Not long ago, a prominent neuroscientist noticed an announcement for an upcoming neuroscience conference. Apoorva Mandavilli of the New York Times reports that this scientist, Dr. Yael Niv of Princeton University, also noticed that “none of the twenty-one speakers were women.” She was upset because she had been pushing for greater inclusion of women scientists as speakers at conferences for years. To top it off, the organizers of this conference were women. This event pushed Dr. Niv and about twenty of her women colleagues to take stronger action to create change.
Why is it important for women to be included as speakers? Mandavilli cites Dr. Niv as explaining, “Being invited to speak on panels is more than a matter of prestige; it’s how your peers come to know who you are. When you are not known in science, your papers are less likely to be accepted. . . . [and] your grants are less likely to be funded.” In other words, it’s a matter of professional survival.
I wrote in a previous article about this same challenge for female microbiologists and the importance of being invited to speak at major professional meetings for career advancement. Invitations to speak at major professional meetings are used by faculty promotion and tenure committees as evidence of external recognition and are critical to advancement decisions.
The female microbiologists successfully utilized a strategy that may now work for their neuroscience sisters: they used data to bring pressure on conference organizers. In this same vein, Dr. Niv and about twenty other female neuroscientists conducted a study of more than sixty conferences in various areas of neuroscience and have posted the gender ratios of speakers to raise awareness of the problem. In the most-egregious-offender category, just eleven women compared with 213 men were speakers at thirteen of the conferences.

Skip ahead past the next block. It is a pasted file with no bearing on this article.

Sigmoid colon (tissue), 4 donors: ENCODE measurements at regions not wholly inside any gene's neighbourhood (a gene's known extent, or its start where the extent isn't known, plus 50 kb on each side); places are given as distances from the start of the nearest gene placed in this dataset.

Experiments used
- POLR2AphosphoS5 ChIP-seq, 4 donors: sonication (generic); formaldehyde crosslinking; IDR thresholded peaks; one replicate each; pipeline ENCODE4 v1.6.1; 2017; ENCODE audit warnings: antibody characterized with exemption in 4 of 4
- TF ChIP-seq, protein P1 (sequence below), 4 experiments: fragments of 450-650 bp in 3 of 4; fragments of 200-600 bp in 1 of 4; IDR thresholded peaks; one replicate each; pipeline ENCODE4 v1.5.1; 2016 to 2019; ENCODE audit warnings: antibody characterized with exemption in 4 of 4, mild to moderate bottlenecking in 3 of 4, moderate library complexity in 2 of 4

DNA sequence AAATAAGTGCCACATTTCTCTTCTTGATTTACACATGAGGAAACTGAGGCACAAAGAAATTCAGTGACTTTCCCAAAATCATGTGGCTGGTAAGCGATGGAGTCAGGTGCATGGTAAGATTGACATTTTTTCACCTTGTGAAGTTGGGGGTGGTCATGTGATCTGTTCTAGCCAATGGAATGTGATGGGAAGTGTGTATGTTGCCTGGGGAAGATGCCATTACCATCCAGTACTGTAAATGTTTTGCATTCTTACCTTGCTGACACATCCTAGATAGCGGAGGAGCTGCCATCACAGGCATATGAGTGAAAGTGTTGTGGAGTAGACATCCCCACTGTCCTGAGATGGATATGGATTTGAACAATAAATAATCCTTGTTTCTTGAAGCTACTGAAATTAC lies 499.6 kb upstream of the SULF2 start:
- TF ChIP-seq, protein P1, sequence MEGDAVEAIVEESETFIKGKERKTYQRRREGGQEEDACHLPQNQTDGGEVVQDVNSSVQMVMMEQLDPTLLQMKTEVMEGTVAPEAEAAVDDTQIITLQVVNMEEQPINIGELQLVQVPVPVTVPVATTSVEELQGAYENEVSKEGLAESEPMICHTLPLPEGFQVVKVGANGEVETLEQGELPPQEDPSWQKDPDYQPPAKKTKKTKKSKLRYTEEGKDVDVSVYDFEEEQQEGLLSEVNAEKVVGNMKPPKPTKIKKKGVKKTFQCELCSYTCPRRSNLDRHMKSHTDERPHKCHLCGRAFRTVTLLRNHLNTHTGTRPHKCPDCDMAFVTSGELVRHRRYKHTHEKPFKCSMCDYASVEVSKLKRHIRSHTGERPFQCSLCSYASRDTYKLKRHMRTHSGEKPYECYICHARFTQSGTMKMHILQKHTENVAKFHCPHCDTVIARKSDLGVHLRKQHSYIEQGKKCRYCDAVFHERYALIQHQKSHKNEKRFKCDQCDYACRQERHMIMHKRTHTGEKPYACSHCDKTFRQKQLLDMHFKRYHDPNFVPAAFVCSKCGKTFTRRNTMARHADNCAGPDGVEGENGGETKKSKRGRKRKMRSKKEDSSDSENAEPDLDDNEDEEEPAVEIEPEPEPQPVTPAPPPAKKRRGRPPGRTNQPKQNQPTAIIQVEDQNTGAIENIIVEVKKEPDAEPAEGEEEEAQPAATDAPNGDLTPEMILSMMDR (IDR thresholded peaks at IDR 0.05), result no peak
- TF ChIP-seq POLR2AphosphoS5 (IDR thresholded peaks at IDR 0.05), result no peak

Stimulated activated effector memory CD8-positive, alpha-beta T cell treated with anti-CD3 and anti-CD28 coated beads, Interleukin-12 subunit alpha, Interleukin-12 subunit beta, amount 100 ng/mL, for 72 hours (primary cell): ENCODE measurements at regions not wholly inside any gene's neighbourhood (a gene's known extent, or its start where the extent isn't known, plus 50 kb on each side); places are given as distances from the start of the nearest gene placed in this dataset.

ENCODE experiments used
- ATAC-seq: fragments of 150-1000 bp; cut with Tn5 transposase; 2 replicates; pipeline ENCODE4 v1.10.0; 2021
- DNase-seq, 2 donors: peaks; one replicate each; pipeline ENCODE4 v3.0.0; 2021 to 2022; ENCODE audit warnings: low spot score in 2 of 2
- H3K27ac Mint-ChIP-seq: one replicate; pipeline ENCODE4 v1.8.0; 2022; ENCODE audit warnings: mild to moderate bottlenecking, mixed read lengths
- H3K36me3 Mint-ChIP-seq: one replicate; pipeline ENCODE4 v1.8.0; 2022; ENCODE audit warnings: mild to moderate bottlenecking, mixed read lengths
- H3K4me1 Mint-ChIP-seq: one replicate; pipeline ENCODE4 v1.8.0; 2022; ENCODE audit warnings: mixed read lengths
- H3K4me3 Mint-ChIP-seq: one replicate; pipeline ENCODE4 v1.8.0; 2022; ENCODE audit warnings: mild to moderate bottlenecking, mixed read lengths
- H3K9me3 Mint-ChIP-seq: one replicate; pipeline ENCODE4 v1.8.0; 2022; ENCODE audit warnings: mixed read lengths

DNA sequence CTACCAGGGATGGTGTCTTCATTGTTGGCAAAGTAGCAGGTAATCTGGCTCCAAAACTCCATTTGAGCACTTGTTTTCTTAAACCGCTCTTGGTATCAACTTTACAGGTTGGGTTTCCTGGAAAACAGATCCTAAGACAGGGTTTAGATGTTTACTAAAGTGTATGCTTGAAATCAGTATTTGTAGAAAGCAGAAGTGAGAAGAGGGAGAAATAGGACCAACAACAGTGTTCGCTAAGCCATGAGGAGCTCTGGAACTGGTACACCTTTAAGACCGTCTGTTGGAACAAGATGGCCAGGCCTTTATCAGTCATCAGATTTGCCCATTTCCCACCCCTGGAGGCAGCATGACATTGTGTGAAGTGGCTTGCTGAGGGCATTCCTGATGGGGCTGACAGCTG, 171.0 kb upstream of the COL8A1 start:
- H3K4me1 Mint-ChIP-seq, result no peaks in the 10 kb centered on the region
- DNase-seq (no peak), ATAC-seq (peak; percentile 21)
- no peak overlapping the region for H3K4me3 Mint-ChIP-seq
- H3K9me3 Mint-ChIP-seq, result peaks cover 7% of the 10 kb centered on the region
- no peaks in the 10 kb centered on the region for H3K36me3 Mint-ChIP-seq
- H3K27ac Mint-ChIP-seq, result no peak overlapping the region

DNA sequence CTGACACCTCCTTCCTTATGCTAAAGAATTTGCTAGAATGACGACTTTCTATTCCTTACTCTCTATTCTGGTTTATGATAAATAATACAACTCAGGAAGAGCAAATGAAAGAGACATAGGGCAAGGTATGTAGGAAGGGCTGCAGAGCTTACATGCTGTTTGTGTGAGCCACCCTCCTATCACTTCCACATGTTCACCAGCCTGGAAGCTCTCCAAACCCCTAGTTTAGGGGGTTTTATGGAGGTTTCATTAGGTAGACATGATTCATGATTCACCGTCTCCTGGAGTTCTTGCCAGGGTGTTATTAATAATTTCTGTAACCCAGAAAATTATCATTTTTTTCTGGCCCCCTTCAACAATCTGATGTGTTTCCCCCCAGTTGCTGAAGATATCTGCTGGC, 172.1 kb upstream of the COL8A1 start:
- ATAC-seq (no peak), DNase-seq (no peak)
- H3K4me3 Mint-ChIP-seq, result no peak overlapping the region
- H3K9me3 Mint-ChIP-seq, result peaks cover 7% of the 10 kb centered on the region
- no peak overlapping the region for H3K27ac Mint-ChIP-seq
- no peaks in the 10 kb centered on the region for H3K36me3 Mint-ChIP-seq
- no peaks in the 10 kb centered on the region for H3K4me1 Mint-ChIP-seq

Dr. Niv and her colleagues believe that the lack of opportunity for women to be conference speakers is the result of implicit bias. These women are brain scientists, after all, and they understand a lot about the ways people make decisions. We are often unaware of the ways that stereotypes and biases influence our decisions. For this reason, Dr. Niv and her colleagues started a website, BiasWatchNeuro, where they publish the numbers of female speakers at conferences. The website may go a long way toward helping conference organizers make more conscious decisions about who they are inviting as speakers.
We all have bias. If you think you’re immune, click on this link and take some of the implicit bias tests from Harvard University. They may open your eyes. They opened mine! If you take any of the tests and are surprised by the results, I’d love to hear about it in the comments section.
Anne Litwin, Ph.D. is an Organizational Development and Human Resources Consultant, Keynote Speaker, and Author of ‘New Rules for Women: Revolutionizing the Way Women Work Together.’
Originally published at annelitwin.com on October 31, 2016.